Lightswitch Deliver ‘MAC Sushi’ at E3
July 04, 2003
The Electronic Entertainment Expo (E3) is the most influential event in the interactive entertainment industry and seems to get bigger every year. This year, 60,000 industry professionals attended the show held at the Los Angeles Convention Center from May 14-16.
Computer games are prolific at the event but a rivalry also exists among exhibitors to outdo their competitors when it comes to booth design. In fact, the production values of the booths at E3 continue to be among the most sophisticated of any trade event in the US. Nintendo turned to Los Angeles based lighting design consortium Lightswitch for the eighth consecutive year to help create the right environment for their extravagant exhibit.
The 250’ x 300’ Nintendo booth was intended to recreate an actual video game environment and incorporated Martin MAC 2000 Wash, Profile and Performance to achieve the look. The huge booth invoked a Star Trek Holodeck-type experience – and like a Holodeck, every surface could be projected upon, using media produced by Ralph Miller. Lighting, projection, lasers, video, audio and live entertainment combined to create the interactive space which contained a timeline of marketing messages. The booth elements themselves, curved white translucent and opaque surfaces, were motorized to support the action.
Lightswitch’s Norm Schwab headed up the lighting design effort, with David Elliott acting as associate designer. Schwab commented, “Our biggest design challenge was creating this all-inclusive, yet totally flexible and visually entertaining environment. The booth design, which was by Kevin West of Way Out West, was about big white surfaces that created an environmental entertainment experience. There was a circular stage in the middle, surrounded with a translucent cone that raised and lowered to hide the stage. And there were ceiling pieces around the cone in different shapes - like triangular translucent surfaces – they all had individual articulated motor control. In addition to lighting, they were used as video projection surfaces. The outer wall of the booth was formed by a variety of layered, curved translucent surfaces, with different curves forming a circular barrier to the space.”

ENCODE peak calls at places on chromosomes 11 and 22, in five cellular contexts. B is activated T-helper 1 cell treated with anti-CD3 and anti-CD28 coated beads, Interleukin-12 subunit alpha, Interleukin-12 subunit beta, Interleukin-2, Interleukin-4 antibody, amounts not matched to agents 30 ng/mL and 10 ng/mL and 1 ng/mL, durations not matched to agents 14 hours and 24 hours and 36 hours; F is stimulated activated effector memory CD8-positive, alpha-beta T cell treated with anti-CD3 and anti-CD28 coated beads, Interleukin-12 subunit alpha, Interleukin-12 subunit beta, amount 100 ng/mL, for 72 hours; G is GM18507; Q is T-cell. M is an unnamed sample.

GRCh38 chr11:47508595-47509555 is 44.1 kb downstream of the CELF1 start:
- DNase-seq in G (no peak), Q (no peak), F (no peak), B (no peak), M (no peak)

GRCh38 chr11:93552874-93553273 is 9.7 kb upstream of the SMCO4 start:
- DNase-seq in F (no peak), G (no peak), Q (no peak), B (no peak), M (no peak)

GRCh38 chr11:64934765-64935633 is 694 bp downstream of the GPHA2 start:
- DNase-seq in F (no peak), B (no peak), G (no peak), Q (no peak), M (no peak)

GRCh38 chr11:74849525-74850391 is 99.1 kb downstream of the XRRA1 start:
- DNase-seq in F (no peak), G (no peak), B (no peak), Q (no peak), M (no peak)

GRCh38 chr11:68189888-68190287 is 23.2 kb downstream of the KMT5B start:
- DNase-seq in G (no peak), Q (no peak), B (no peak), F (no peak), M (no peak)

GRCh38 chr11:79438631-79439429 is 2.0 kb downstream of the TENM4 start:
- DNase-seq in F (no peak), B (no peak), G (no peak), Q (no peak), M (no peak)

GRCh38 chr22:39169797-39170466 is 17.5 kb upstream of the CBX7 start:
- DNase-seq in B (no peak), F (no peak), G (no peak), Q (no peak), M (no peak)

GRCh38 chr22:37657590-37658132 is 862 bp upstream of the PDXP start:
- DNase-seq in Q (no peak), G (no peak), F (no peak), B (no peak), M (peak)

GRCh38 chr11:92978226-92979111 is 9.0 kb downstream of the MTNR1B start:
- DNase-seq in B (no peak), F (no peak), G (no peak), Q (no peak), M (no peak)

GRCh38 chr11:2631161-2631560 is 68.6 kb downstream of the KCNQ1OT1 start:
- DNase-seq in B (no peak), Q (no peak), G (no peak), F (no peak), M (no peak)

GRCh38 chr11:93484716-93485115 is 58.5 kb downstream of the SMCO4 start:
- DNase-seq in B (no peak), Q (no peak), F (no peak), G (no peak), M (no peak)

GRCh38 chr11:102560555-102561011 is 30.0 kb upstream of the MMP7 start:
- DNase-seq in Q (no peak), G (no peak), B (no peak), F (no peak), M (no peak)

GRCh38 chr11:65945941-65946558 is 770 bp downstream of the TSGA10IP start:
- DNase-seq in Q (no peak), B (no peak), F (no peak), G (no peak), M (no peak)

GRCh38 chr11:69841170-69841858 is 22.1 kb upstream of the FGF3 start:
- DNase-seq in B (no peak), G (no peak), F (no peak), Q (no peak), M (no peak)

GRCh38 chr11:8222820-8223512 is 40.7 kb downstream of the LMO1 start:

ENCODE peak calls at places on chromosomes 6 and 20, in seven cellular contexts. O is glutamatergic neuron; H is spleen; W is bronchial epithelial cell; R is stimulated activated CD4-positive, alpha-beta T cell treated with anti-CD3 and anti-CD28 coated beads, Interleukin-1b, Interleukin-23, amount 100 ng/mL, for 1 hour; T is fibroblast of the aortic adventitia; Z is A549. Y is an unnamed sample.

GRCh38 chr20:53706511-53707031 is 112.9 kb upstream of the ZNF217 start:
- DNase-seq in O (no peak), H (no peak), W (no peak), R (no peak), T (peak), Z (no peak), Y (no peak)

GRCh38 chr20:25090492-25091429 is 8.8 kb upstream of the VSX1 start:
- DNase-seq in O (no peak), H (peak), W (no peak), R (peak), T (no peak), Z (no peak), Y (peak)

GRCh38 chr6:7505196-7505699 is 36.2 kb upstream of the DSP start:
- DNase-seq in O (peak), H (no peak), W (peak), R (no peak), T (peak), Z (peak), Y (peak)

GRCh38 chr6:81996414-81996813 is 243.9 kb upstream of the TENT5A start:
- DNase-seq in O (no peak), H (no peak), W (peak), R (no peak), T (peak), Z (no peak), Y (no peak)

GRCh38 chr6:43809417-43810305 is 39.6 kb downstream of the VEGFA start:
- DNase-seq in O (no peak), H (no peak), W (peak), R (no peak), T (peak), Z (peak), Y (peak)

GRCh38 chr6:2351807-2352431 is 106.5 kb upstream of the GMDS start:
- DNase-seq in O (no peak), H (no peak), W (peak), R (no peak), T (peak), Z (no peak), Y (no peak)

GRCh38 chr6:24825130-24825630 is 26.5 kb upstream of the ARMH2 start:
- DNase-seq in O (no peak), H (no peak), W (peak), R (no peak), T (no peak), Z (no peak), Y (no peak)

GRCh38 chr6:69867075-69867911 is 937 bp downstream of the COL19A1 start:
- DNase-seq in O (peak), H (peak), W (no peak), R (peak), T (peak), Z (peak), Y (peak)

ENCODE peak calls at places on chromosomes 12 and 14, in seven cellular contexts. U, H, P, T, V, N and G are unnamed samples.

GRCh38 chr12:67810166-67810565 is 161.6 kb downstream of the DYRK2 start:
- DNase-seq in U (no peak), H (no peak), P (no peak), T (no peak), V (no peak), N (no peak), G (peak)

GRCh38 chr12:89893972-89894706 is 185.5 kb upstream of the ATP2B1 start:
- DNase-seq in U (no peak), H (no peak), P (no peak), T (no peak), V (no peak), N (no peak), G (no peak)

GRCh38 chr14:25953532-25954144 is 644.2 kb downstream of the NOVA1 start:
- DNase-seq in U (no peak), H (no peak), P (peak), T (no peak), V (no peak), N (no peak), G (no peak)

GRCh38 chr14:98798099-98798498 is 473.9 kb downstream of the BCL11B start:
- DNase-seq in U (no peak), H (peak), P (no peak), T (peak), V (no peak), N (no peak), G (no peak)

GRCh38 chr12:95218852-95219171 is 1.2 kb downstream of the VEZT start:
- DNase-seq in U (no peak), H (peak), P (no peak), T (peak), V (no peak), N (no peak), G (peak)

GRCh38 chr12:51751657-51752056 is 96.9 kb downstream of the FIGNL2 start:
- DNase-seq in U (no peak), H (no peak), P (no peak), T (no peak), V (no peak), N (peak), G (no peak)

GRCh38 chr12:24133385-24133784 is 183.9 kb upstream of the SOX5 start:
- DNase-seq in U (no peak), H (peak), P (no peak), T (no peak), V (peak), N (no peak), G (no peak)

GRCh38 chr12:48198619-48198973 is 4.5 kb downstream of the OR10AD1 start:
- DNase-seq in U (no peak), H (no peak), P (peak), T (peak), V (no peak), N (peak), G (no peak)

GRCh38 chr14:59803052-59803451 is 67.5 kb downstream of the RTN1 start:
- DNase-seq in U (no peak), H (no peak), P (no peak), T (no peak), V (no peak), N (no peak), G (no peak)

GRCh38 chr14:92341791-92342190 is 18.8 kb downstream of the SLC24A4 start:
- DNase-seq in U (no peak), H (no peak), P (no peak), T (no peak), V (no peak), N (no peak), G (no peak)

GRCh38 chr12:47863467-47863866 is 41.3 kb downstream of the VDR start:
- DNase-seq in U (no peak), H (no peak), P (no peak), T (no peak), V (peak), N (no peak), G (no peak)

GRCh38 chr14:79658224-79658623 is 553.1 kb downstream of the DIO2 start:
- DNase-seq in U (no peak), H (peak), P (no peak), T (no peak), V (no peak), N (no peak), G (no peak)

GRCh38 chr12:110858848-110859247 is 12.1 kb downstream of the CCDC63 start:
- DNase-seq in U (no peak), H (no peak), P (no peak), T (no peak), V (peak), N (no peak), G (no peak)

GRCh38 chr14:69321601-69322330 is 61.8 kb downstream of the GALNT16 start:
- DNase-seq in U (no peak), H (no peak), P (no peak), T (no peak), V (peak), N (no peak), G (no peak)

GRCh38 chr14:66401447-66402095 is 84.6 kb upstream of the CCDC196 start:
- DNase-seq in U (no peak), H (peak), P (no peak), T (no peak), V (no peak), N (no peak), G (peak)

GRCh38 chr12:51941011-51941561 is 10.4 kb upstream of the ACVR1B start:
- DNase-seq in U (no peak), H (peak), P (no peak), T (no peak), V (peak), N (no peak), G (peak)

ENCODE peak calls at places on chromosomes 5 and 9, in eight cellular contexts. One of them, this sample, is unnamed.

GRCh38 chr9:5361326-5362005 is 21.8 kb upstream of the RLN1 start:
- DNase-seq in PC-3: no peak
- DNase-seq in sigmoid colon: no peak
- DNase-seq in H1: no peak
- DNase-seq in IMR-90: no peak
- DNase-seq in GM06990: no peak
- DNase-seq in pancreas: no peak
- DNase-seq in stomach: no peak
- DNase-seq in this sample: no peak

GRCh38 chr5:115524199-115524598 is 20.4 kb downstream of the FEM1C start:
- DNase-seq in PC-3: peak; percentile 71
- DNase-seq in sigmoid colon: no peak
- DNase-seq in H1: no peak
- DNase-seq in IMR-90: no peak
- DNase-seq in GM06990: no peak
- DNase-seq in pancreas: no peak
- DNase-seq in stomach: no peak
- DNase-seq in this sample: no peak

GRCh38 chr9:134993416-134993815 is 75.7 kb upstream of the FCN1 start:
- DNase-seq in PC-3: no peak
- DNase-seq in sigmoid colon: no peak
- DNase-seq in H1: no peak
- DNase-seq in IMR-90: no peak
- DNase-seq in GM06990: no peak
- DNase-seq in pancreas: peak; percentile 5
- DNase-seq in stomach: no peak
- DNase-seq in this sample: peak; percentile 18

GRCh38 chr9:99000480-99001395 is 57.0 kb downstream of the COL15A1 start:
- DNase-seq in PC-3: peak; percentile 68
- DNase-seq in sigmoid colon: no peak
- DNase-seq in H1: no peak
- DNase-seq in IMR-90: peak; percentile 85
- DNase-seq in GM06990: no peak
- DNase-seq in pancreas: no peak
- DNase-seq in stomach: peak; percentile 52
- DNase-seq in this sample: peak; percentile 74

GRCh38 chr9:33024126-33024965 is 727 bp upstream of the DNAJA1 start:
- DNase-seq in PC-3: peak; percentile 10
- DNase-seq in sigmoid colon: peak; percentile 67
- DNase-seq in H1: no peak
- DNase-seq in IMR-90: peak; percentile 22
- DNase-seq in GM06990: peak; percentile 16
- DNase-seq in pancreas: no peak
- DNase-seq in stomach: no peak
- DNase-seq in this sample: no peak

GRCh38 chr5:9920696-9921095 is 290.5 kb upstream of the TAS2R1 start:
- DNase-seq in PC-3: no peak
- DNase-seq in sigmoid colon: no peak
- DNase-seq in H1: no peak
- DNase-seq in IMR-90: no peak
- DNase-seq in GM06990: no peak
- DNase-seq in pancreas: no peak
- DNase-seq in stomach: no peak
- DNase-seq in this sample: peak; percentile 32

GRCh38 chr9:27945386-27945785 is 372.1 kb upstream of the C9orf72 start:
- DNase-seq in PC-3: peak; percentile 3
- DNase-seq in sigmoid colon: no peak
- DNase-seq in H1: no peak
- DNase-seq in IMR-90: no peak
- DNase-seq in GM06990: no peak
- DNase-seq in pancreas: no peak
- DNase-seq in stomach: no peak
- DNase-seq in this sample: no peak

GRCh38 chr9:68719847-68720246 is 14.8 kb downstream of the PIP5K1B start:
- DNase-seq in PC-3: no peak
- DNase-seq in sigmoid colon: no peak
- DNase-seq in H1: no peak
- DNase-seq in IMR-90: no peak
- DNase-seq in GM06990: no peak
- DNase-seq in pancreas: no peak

Because of weight restrictions, Lightswitch worked closely with West on the booth design. The team developed a concept of elliptical-shaped ground support truss structures, each about eight feet tall. The truss, which was dressed in white fabric, provided both positions from which to light the ceiling and an interesting architectural surface that could be lit from within. The team dubbed these towers, each of which had 20 MAC 2000s in them, “MAC Sushi.”
The lighting equipment was supplied by Entertainment Lighting Services (ELS) and included 70 Martin MAC 2000 Performances, 20 Martin MAC 2000 Profiles, 150 Martin MAC 2000 Wash Lights, and other automated and conventional fixtures. Some 250 custom full color gobos were designed for the project and provided by InLight Gobos of Dallas, Texas.
The lighting execution was tied to a show control system, providing complete synchronization of music and video events. Up to 60 different events could be accessed randomly via show control and the live band – the Magnetic Poets - could also call up lighting cues in real time using MIDI Notes.